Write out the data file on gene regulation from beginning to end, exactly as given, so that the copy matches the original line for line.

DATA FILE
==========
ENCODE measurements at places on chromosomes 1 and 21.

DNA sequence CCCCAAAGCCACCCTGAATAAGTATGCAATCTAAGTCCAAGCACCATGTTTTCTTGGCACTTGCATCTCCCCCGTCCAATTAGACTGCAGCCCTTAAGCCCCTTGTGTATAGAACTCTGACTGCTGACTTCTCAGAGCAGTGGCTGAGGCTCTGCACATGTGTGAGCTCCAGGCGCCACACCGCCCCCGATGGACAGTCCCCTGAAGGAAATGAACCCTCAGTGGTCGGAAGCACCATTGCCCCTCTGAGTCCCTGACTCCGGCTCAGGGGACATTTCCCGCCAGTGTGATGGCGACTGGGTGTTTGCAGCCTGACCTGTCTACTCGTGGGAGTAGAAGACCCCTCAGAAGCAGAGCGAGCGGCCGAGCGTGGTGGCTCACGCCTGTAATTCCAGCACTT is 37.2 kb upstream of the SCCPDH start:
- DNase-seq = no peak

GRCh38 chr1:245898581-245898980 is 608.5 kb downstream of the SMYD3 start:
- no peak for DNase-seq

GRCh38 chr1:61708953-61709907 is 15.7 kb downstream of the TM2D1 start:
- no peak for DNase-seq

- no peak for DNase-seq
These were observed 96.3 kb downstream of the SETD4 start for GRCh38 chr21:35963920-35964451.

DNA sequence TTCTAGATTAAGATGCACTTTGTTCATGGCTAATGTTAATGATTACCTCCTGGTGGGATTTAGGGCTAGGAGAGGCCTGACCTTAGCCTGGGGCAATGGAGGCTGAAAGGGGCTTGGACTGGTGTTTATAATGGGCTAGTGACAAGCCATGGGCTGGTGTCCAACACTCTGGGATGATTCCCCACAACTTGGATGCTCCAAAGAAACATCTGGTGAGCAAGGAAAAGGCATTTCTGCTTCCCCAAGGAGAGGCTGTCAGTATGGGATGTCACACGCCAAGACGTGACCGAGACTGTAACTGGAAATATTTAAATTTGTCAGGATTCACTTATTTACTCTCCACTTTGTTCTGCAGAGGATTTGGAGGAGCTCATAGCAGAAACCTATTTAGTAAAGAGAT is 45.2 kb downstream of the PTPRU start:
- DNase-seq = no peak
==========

ENCODE measurements at places on chromosomes 1 and 21.

DNA sequence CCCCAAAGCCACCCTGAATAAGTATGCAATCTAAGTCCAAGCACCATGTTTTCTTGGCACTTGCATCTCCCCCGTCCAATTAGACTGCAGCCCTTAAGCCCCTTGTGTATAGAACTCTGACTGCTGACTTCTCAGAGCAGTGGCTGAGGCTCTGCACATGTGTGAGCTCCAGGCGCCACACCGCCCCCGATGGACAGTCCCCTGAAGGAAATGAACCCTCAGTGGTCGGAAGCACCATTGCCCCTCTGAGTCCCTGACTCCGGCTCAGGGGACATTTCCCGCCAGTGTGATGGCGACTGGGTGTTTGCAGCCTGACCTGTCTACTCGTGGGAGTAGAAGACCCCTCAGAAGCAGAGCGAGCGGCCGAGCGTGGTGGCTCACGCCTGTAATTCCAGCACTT is 37.2 kb upstream of the SCCPDH start:
- DNase-seq = no peak

GRCh38 chr1:245898581-245898980 is 608.5 kb downstream of the SMYD3 start:
- no peak for DNase-seq

GRCh38 chr1:61708953-61709907 is 15.7 kb downstream of the TM2D1 start:
- no peak for DNase-seq

- no peak for DNase-seq
These were observed 96.3 kb downstream of the SETD4 start for GRCh38 chr21:35963920-35964451.

DNA sequence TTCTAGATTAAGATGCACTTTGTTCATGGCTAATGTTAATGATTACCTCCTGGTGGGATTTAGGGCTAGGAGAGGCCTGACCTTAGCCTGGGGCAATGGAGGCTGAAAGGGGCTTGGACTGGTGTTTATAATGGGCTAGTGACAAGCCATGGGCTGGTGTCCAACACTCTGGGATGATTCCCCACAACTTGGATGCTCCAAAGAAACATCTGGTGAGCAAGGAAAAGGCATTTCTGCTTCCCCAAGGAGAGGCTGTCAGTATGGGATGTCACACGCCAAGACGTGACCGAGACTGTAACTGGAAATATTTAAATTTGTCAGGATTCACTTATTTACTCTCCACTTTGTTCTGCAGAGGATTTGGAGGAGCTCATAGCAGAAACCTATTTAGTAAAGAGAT is 45.2 kb downstream of the PTPRU start:
- DNase-seq = no peak